The Nemesis Machine becomes a mini, mechanical metropolis that monitors the behaviours, activities, and changing information, of the world around us using networked devices and electronically transmitted information across the internet. The parts of the city act as a frame for the different expression of data and information which is being expanded as the digital artwork develops. The artwork represents the complexities of the real time city as a shifting morphing and complex system. It visualises life in the metropolis on the basis of real time data transmitted from a network of wireless sensors. In essence the artwork is an digital emergent city, a hybrid internet of things (IoT) installation. The artwork you see is a city of electronic components that reflect in real time what is happening elsewhere. Small screens show pictures of the visitors so that they become part of the city. In this sense the city and the artwork are one and the whole artwork functions as an algorithmically coded city observing its real world double.
The data and their interactions – that is, the events occurring in the environment that surrounds and envelops the installation – are translated into the force that brings the electronic city to life by causing movement and change; that is, new events and actions to occur. In this way the city performs itself, in real time, through its physical avatar or electronic double. The city we see performs itself through an-other city. Cause and effect become apparent in a discreet, intuitive manner. When certain events occur in the real city they cause certain other events to occur in its completely different, but seamlessly incorporated, double. The avatar city is not only controlled by the real city in terms of its function and operation, but also utterly dependent upon it for its existence. The artwork reforms this data creating parallel realities.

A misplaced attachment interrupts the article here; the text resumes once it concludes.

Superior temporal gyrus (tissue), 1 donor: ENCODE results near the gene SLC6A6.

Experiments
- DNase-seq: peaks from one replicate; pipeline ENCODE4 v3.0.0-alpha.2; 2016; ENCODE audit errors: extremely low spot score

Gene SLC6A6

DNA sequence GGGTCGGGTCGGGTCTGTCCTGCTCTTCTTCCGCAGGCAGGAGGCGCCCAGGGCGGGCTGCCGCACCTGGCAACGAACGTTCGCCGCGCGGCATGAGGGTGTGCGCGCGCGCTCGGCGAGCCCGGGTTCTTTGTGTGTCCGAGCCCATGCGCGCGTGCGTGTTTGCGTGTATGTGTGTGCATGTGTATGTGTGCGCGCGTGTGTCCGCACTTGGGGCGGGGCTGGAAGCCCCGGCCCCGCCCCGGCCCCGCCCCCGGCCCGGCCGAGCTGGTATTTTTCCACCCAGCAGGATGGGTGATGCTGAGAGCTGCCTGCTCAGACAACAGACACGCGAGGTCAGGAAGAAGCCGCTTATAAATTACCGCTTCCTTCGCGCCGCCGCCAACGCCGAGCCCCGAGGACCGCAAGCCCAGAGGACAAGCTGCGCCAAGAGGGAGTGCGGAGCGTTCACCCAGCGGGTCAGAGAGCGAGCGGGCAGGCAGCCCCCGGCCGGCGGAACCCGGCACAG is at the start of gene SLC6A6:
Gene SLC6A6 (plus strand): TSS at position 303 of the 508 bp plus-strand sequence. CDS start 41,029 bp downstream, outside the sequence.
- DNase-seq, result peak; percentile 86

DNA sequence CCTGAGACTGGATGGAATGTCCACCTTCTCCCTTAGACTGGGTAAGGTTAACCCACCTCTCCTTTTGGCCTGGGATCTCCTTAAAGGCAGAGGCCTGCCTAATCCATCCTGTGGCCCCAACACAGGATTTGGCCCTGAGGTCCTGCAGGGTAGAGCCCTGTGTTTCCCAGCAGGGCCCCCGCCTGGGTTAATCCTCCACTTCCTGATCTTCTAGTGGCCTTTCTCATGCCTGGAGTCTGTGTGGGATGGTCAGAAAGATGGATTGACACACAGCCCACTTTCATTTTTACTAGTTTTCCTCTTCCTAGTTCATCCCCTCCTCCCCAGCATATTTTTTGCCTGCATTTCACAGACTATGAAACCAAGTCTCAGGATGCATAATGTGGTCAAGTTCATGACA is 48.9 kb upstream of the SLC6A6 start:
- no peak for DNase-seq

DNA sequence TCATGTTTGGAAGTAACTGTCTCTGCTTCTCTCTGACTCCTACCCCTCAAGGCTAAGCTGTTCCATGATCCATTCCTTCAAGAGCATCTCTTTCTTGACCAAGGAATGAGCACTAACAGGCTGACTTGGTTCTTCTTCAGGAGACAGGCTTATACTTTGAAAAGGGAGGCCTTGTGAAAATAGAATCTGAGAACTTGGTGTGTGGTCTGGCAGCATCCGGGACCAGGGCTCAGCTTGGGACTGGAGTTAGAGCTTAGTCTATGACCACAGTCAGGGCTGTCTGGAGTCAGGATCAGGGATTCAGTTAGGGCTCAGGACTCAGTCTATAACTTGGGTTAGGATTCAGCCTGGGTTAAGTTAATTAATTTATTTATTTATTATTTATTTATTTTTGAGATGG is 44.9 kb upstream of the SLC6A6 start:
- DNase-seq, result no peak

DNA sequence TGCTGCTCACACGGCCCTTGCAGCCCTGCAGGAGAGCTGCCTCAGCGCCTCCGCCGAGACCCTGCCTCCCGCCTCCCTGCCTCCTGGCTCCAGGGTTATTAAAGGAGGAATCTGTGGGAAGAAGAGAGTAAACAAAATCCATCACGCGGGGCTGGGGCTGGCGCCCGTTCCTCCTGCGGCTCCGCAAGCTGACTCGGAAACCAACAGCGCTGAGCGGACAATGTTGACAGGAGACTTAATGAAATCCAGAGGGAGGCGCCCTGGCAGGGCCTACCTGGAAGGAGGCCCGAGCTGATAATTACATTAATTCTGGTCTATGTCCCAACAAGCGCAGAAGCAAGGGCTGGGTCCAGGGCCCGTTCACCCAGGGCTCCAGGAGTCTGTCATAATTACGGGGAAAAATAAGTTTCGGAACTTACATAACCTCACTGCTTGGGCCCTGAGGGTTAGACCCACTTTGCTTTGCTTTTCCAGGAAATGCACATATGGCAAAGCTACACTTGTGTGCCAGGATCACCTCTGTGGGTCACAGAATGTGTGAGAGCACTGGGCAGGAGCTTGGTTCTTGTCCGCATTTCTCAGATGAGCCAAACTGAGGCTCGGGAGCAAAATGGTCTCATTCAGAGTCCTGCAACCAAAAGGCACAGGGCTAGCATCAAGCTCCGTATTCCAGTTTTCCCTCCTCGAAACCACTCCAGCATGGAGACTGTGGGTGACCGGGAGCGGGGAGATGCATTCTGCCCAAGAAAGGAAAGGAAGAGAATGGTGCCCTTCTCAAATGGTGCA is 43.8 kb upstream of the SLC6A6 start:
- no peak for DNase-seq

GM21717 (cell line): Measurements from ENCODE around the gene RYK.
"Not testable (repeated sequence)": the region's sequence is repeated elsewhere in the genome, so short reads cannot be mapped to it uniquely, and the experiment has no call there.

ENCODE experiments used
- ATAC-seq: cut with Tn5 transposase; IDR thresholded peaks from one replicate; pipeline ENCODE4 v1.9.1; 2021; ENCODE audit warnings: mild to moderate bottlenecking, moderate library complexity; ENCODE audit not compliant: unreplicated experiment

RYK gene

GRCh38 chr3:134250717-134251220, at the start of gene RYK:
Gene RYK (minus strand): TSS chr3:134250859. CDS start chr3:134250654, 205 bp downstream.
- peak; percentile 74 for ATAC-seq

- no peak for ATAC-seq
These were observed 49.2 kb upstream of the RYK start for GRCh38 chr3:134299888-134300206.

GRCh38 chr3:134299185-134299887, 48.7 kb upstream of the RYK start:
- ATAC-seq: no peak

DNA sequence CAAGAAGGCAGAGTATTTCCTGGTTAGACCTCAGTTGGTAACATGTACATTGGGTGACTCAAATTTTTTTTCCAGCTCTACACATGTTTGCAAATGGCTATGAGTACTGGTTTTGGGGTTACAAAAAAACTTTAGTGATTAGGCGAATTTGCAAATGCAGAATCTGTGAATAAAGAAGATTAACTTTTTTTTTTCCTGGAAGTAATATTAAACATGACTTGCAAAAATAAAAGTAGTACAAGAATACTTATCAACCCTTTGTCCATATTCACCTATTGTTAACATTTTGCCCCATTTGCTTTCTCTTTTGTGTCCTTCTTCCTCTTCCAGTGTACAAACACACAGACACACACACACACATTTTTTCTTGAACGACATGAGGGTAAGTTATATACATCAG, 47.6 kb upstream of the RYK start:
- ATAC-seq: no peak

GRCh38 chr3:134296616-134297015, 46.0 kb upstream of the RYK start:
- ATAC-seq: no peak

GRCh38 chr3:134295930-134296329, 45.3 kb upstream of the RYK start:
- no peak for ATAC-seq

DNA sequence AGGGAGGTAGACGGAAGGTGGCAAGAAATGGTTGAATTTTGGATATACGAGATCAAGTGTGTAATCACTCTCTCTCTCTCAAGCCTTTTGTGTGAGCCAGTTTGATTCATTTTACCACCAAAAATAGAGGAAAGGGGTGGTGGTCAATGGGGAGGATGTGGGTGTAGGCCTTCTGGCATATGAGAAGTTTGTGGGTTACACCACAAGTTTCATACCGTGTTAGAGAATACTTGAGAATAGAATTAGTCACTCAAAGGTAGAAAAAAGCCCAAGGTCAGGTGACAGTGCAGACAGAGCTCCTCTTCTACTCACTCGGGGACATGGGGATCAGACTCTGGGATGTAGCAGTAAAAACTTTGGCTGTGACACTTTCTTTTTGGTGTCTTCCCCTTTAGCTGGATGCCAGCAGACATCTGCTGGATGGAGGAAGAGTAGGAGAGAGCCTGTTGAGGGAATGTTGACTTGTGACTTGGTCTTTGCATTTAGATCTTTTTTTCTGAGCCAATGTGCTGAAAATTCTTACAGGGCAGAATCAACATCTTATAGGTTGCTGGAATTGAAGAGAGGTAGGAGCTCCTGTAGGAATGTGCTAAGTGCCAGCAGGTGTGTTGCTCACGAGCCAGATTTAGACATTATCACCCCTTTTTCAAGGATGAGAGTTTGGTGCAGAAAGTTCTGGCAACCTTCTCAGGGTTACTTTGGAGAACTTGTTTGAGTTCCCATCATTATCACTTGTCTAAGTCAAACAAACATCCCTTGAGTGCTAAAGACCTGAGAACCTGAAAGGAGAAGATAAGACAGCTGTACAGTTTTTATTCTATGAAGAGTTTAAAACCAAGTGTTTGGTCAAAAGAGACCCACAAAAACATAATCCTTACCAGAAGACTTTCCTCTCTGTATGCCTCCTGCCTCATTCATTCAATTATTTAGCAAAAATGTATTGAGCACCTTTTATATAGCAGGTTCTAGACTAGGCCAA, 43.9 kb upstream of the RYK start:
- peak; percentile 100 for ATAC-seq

The Reader is a large six foot data visualization sculpture of the artist Stanza wearing a hoodie reading a book. The sculpture becomes a pulsing algorithmic heartbeat of living data. It is made with custom made digital software and hardware generating live events inside the sculpture. The Reader is a machine for the systems age. The Reader is a data visualisation sculpture about artificial intelligence and machine learning. Data is taking over our bodies and making its very own nervous system. The artwork uses open data and new technologies to question audiences’ experiences of real-time events. We live in a world of infobesity, we are bombarded with information that is made malleable inside the artwork, it is shaped to give it meaning. The data body acts to reposition a future view of ourselves when embedded technologies will become part of our everyday lives. In the future there will be different varieties of man and machine all embedded with different levels of technology and therefore experience and knowledge.
What will happen in the future when embedded chips in our bodies have access to the world’s information data and knowledge? Who will have access to this world of data and how will you know who does? What happens when AI and machine intelligence becomes part of our human fabric?
The artwork explores new ways of thinking about life, the emergence and interaction within public space. This interactive system is based on a 3d scan of the artist’s body. After scanning the artist’s body the file was modelled into the shapes that are cut. The whole construction is then assembled like a jigsaw. Over one hundred micro display screens show data pulsing through the body. The artwork took over one year to design and make.
Salisbury Cathedral – Spirit and Endeavour March 2020 Curated by Jacquiline Creswell. A group show with Dame Elisabeth Frink, Dame Barbara Hepworth, Helaine Blumenfeld, Anthony Gormley, Eduardo Paolozzi, Henry Moore, Craigie Aitchison, Subodh Gupta, Lynn Chadwick, Grayson Perry, Conrad Shawcross, Mark Wallinger and Stanza.
all images © by the owners